But this loosening of reins is easier to advocate than it is to practice. One of my sisters-in-law uses a parenting skill I admire. Suppose her fourth-grade daughter comes in and asks, “Can I go to Mary’s birthday party on Saturday?” Her mom won’t give her an answer right away. Instead, she’ll say, “Convince me,” and then help her daughter make the case. She’s teaching her children how to influence her and allowing them to succeed when it makes sense. As her children have grown into their teenage years and beyond, they’ve maintained this kind of open and honest dialogue with their mother—in part, I think, because they are confident they can influence her.

Do as I Say, not as I Do: Whenever I answer a question about parenting, I feel I need to add that I’m not a parent. My wife and I have 24 nieces and nephews, so we’ve gotten to witness some wonderful parenting, but I don’t practice what I preach. For example, over the years, we’ve had nephews and nieces join us for dozens of “Camp Davids”—hiking Bryce Canyon or the Olympic National Park, unicycling in Moab, and surf lessons in Southern Cal. But these fun adventures don’t really involve much parenting. In fact, Camp David only has one rule: “You can pick your friends, and you can pick your nose, but you can’t pick your friend’s nose.” So, my advice comes from skilled friends and relatives, not from hard-won experience.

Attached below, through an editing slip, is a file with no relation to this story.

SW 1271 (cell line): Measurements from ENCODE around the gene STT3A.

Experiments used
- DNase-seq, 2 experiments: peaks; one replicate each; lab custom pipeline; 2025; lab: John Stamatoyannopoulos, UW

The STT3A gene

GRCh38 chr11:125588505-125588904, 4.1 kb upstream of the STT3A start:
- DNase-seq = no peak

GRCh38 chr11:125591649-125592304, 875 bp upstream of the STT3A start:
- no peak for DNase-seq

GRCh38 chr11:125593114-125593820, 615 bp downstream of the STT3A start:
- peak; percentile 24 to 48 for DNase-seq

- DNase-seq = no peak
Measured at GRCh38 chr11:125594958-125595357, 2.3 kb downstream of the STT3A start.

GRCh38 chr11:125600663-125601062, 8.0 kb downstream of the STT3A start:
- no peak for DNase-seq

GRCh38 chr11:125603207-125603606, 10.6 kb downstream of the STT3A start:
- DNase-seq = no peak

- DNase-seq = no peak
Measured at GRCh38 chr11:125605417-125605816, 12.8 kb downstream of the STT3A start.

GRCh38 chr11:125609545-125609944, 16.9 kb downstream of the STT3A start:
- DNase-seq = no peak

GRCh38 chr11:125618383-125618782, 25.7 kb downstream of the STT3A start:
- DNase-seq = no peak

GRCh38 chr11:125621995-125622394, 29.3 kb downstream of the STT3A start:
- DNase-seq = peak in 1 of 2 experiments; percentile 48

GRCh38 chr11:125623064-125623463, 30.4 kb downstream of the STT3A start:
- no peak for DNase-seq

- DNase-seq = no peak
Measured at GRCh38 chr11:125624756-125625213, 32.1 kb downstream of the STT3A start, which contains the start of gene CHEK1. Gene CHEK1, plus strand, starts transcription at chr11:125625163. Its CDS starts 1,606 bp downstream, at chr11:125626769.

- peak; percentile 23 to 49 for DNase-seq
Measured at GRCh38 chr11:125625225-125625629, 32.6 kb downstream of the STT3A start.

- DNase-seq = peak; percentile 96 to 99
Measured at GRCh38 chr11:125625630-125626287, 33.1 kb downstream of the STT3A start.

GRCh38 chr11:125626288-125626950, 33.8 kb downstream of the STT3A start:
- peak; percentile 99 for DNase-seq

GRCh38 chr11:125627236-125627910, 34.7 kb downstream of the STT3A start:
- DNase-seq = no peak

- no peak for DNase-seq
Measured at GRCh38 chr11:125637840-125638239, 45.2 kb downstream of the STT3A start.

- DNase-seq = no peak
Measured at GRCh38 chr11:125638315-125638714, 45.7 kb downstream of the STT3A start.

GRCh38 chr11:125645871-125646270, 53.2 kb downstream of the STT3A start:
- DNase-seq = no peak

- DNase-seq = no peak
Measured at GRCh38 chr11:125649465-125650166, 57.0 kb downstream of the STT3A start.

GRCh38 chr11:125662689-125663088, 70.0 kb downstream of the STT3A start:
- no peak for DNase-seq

Thanks again for your probing question. I look forward to hearing other perspectives on how to handle your situation.

Best,
David

Influencer QA

False Perceptions Revisited

Dear Emily,